In my previous blog I discussed how although DevOps is packed with practices and principles that help us be more effective, the challenge is that the organisation does not really feel the benefit until DevOps is adopted widespread. I then talked about some of the approaches we’ve used in the past to gain the management support so necessary to go wider with DevOps. Lets talk a little about the challenge of delivering DevOps now.
I was speaking with the ICAgile guys yesterday and it was interesting to share thoughts on some of the reasons why ICAgile is perhaps different from some of the other Agile certifications out in the wild.
Learning is the product, certification is the by-product
Agile experts from around the world have collaborated on creating ICAgile learning objectives that are open-source. The result is a comprehensive learning and development path that focuses on enabling students to learn what they need to know to become an expert in a particular Agile discipline.
Agile processes evolve, Agility is here to stay
ICAgile focuses on learning objectives rather than the specifics of a particular methodology. The result is training and accreditation that can evolve with the “state of the art” rather than being trapped in time around a particular methodology. Of course this is not to say that the specifics of a methodology is not important – its just that by training in the Agile Mindset students are better equipped to pick and adopt the methodology best suited to their situation. As a colleague said: ICAgile is a value-add to any other certifications an Agile professional may hold. It pairs and plays well with others.
ICAgile engages the community of Agile experts – “ready for evolution”
ICAgile is underpinned by widescale community involvement. The result is learning objectives that are open and transparent. Because ICAgile is founded upon learning objectives it is designed ready to evolve.
Learning roadmap focuses on disciplines not roles
This means that instead of certifying product owners for example, it instead certifies individuals in Value Management and Business Analysis. Thus for organisations where individuals operate in pre-existing roles, this approach explains Agile to them in their terms rather than forcing them to come to Agile.
Acknowledge that certification is not for everyone
If certification is not relevant then that’s fine – users case still pick from ICAgile’s learning tracks for the curriculum that best suits. If certification is relevant then this approach embraces all Agile frameworks and methodologies; its criteria are developed collaboratively and are transparent; attaining Expert level requires the student to demonstrate their skills and review work samples in front of a panel to assess their competency.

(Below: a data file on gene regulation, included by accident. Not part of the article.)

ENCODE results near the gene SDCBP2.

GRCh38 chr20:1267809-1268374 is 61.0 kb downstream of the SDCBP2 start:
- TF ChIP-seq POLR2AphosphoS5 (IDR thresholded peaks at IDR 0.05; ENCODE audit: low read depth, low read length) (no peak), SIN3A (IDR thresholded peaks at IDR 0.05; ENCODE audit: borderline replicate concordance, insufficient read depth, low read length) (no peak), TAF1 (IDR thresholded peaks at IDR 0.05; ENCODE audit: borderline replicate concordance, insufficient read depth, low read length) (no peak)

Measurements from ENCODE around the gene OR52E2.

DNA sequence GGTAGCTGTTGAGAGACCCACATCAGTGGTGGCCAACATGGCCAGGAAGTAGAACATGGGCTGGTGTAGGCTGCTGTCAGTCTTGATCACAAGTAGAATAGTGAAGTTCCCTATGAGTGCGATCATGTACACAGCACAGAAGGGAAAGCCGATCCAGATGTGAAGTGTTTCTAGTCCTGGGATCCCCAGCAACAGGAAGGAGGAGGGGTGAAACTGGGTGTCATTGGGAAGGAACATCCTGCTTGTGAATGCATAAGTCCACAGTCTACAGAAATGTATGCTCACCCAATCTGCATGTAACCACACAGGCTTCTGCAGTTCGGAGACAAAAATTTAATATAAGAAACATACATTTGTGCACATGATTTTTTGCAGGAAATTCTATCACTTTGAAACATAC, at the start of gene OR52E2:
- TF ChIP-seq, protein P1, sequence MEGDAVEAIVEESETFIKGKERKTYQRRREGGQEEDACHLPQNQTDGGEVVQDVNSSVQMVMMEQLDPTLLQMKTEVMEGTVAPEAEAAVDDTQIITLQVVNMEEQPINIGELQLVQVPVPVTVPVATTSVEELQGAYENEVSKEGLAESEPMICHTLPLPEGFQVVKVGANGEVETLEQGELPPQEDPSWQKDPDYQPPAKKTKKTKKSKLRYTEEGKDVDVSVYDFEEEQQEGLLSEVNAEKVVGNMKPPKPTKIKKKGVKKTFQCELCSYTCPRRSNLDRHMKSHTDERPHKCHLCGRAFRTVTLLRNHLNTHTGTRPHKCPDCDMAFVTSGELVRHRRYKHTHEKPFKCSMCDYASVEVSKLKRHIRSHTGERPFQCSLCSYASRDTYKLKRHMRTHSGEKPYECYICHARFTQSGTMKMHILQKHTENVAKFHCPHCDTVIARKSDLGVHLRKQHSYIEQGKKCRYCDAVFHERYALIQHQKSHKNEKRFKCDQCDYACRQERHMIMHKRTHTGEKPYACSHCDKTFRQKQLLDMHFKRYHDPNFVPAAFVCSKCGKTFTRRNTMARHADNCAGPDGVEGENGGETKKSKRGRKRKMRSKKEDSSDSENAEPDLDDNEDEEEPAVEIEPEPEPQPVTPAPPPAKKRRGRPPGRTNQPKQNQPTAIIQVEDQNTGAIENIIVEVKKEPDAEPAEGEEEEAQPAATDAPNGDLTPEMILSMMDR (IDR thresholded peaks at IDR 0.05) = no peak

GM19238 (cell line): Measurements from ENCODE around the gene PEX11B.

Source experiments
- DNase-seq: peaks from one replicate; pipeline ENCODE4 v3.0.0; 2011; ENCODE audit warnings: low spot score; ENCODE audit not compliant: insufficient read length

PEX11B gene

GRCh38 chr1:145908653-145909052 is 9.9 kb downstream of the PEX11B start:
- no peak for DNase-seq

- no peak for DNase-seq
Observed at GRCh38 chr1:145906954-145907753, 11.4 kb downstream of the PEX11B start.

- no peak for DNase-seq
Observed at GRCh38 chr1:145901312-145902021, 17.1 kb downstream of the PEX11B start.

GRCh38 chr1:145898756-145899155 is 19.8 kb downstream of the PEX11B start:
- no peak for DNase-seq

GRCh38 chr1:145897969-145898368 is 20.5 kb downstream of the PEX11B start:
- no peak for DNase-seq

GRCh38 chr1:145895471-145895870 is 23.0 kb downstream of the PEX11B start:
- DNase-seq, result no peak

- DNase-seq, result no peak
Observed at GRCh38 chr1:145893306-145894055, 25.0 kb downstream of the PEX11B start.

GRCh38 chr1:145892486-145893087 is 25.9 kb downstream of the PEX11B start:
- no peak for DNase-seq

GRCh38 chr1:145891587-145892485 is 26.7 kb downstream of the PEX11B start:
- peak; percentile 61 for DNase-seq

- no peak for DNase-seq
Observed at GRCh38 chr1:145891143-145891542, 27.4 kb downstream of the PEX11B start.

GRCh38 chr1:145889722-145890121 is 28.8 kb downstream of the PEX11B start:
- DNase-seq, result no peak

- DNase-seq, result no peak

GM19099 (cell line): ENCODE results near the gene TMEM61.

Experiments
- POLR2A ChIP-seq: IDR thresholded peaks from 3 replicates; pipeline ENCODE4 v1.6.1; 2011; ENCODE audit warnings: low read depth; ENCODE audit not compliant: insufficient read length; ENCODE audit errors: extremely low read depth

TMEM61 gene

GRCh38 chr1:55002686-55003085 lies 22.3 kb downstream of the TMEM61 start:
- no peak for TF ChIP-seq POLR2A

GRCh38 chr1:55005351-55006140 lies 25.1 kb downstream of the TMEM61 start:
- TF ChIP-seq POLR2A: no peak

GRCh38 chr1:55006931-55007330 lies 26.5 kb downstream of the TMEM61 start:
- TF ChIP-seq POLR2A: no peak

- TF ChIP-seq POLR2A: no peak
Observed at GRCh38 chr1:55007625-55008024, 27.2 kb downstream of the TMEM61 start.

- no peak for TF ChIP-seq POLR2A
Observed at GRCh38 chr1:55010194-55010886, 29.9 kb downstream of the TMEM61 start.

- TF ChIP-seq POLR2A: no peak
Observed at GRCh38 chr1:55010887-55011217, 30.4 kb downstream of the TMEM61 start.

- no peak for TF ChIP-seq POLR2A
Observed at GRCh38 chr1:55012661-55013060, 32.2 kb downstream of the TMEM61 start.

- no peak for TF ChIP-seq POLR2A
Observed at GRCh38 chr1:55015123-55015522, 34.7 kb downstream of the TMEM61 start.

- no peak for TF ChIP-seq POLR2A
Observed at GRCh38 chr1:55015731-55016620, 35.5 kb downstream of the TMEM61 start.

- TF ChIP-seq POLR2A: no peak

I presented at Unicom’s DevOps Summit in London yesterday. Discussing how to take DevOps wider in the organisation seemed to resonate with many. Perhaps this is because DevOps as a community is rapidly maturing and people have conducted their first pilots, like what they see, and are now starting to consider how they take the benefits wider. You can download the presentation here: DevOps is more than Dev plus Ops.
DevOps is often described as a Grassroots movement, and this is easy to understand given much of the drive is coming from the practitioner community. Over recent years Agile has become more widely adopted and has brought Development closer to their customers allowing them to respond faster and more accurately – which is good news. However in so doing a “gap” has emerged between Development and Operations. Why is this?
The Enterprise Agile coaching track takes the skills of Agile Coaching and supplements them so they can be effectively used at enterprise level. Lets face it, the benefits of Agile only start to become really apparent when a majority of teams across the enterprise adopt Agile!
ICAgile is fast breaking the mould in the Agile certification market. Their novel approach breaks down Agile into a number of tracks that address the education needs of the differrent disciplines that are commonly invloved in Agile projects. Tracks exist to address the educational needs of Business Analysts/Product Owners; Project Managers; Exec Management; Testers; Developers and Agile Coaches.
ICAgile have collaborated with numerous Agile experts drawn from around the world to develop learning objectives that underpin what training for each track must achieve. There are over 400 learning objectives in total. This means that ICAgile is taking a fundamentally education centric view to Agile training.
ICAgile have just released the learning obectives for the Testing track. You can find the learning objectives on their website here.
You can also find an interview with the authors of the Testing track learning objectives on YouTube here.
Came across an article on InfoQ by two folk from Schneider Electric. They make a very eloquent case complete with nice practical examples and plenty of screen shots as to how in reality CMMI is not a million miles from Agile. For their example they talk us through the Requirements Development and Verification process areas, and really make the point that with modern ALM tooling and Agile practice most of the CMMI practices are not so foreign after all. Find the article here.